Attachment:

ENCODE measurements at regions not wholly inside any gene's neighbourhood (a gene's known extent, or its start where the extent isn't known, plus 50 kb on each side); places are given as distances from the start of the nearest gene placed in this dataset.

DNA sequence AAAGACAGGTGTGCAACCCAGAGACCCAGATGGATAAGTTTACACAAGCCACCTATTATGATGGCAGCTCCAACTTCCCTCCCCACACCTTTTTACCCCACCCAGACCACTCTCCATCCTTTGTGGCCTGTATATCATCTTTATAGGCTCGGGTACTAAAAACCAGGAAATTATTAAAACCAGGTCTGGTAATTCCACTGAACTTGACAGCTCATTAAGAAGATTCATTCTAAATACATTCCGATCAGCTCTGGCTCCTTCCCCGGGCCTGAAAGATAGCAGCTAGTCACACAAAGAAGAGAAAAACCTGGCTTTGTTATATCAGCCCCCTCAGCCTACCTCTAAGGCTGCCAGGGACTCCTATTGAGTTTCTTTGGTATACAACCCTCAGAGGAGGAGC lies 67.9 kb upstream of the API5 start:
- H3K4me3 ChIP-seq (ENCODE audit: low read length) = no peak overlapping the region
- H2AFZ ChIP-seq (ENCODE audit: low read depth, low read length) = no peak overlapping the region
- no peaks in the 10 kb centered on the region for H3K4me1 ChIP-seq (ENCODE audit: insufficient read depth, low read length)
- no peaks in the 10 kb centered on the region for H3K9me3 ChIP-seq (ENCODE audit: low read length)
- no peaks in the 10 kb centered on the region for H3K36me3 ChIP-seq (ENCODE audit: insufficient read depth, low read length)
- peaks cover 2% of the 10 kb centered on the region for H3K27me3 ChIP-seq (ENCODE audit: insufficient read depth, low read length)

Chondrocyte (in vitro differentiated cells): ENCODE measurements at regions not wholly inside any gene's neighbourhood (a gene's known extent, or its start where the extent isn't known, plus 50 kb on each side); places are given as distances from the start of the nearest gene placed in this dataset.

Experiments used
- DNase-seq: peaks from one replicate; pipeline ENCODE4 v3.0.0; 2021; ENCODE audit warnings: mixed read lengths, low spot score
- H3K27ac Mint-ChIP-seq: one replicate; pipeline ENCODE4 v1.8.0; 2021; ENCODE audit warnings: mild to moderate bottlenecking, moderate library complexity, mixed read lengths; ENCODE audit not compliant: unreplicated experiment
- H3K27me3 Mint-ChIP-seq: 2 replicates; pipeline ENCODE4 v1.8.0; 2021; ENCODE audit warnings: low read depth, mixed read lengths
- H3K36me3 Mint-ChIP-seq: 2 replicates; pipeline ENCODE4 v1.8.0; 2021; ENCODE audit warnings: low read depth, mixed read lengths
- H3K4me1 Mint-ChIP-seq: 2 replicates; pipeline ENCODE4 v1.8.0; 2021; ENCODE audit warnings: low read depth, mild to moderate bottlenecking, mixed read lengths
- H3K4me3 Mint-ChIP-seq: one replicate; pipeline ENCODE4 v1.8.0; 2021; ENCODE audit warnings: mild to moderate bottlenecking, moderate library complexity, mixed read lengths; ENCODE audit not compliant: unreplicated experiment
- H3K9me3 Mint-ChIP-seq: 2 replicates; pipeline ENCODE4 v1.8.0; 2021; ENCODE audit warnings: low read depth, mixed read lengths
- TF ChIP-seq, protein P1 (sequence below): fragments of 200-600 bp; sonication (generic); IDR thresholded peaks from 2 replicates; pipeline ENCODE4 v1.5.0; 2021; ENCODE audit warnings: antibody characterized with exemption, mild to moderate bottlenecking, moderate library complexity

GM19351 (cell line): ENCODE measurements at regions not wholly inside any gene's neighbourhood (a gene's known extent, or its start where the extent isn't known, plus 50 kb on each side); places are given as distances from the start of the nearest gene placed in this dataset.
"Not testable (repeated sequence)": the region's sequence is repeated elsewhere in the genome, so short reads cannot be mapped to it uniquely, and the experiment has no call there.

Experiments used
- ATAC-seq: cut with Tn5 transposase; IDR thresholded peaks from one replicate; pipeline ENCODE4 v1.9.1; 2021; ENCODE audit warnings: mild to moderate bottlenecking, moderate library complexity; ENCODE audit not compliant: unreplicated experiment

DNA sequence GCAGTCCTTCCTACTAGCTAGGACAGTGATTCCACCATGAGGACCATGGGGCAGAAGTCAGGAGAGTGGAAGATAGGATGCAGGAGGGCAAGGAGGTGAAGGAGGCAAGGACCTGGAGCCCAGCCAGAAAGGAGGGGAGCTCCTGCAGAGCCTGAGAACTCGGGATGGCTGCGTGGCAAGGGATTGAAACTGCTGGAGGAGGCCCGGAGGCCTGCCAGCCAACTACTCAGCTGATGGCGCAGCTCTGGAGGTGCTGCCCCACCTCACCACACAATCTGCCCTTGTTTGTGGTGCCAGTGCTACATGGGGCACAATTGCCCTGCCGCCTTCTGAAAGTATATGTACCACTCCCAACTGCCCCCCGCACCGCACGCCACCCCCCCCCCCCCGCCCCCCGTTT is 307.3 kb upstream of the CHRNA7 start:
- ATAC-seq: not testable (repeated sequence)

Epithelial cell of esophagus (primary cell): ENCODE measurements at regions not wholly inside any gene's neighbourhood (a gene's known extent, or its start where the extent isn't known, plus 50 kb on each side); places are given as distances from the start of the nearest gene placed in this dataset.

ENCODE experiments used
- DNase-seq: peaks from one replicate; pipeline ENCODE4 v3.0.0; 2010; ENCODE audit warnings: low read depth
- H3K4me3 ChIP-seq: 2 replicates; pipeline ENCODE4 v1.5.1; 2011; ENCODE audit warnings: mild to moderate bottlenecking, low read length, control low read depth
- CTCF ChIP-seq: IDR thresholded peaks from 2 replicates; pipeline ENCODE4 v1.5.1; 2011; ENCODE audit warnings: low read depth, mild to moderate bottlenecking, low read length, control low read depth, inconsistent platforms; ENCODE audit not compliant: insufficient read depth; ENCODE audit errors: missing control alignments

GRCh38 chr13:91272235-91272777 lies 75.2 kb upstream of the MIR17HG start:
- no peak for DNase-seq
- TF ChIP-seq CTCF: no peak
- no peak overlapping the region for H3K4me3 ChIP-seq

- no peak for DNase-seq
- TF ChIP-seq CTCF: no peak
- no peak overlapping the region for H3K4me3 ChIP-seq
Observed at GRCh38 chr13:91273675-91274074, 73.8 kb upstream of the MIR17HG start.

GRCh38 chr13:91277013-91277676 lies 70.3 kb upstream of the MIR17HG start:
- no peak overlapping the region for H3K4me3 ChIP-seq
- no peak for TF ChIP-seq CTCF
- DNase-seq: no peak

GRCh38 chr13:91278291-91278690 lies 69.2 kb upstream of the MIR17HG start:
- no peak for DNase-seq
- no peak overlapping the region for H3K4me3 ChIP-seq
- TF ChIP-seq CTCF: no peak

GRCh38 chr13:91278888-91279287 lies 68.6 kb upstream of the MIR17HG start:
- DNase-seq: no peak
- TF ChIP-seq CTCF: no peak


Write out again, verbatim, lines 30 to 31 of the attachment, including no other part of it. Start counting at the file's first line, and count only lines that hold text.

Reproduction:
GRCh38 chr13:91272235-91272777 lies 75.2 kb upstream of the MIR17HG start:
- no peak for DNase-seq